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Life's Handicap   By: (1865-1936)

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In Life's Handicap, Rudyard Kipling masterfully weaves together a collection of short stories that delve deep into the human experience of those living on the fringes of society. Through his richly textured narratives, Kipling offers readers a thought-provoking exploration of the challenges faced by individuals battling physical disabilities, social prejudices, and the relentless pressures of life.

One of the standout aspects of this collection is Kipling's ability to vividly depict the diverse array of characters that inhabit his stories. From the resilient cripple desperate for a second chance to the street performer hiding a dark secret, each protagonist is beautifully fleshed out, allowing the reader to intimately connect with their struggles and triumphs.

Kipling's writing style is both poetic and evocative, painting a nuanced picture of the settings and emotions that surround his characters. Whether it's the bustling streets of India or the somber English countryside, the author transports readers effortlessly into these different landscapes, immersing them in a world rich with both beauty and harsh realities.

Furthermore, Life's Handicap explores themes of societal discrimination, resilience, and personal growth with great sensitivity and depth. Through the eyes of his characters, Kipling exposes the inherent prejudice faced by those who are different, shining a light on the uncompromising barriers they must overcome. Yet, amidst these struggles, he also emphasizes the strength and determination that can emerge, ultimately giving hope to his readers.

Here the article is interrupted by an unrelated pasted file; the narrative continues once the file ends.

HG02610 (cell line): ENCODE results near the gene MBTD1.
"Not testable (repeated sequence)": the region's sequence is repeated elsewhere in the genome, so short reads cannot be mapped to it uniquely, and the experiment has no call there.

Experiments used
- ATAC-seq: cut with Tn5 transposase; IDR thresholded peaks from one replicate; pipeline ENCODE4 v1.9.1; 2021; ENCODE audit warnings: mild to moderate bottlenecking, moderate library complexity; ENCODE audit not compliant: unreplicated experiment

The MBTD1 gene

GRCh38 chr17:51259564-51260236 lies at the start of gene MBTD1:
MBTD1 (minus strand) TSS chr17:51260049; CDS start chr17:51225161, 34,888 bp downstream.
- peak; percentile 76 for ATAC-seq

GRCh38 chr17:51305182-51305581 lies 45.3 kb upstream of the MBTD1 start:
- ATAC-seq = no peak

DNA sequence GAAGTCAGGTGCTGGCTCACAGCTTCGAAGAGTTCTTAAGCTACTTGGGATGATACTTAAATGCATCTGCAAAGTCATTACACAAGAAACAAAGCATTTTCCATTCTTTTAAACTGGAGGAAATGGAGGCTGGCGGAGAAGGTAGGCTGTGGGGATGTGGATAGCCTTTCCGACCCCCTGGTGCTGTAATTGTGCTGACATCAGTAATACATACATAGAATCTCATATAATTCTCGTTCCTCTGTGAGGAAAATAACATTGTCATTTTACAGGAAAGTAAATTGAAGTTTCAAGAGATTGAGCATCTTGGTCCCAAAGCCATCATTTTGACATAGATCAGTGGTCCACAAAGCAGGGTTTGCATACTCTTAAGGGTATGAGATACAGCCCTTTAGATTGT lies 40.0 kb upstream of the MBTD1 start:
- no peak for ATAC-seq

While some stories in this collection may seem bleak or even overwhelming, Kipling expertly injects moments of hope and unexpected humor. These moments serve as a reminder that, despite life's challenges, there is always room for laughter, joy, and the possibility of redemption.

Life's Handicap is a profoundly moving collection that explores the complexities of the human condition. Kipling's skillful storytelling, rich character development, and insightful exploration of societal prejudice make this a timeless work of literature. It is a book that not only challenges our understanding and compassion for others but also forces us to question our own biases and preconceptions. In its pages, readers will find a profound examination of the human spirit, reminding us that even in the face of adversity, life's inherent value remains.

First Page:


Being Stories of Mine Own People

By Rudyard Kipling


TO E.K.R. FROM R.K. 1887 89 C.M.G.


In Northern India stood a monastery called The Chubara of Dhunni Bhagat. No one remembered who or what Dhunni Bhagat had been. He had lived his life, made a little money and spent it all, as every good Hindu should do, on a work of piety the Chubara. That was full of brick cells, gaily painted with the figures of Gods and kings and elephants, where worn out priests could sit and meditate on the latter end of things; the paths were brick paved, and the naked feet of thousands had worn them into gutters. Clumps of mangoes sprouted from between the bricks; great pipal trees overhung the well windlass that whined all day; and hosts of parrots tore through the trees. Crows and squirrels were tame in that place, for they knew that never a priest would touch them.

The wandering mendicants, charm sellers, and holy vagabonds for a hundred miles round used to make the Chubara their place of call and rest. Mahomedan, Sikh, and Hindu mixed equally under the trees. They were old men, and when man has come to the turnstiles of Night all the creeds in the world seem to him wonderfully alike and colourless.

Gobind the one eyed told me this. He was a holy man who lived on an island in the middle of a river and fed the fishes with little bread pellets twice a day... Continue reading book >>

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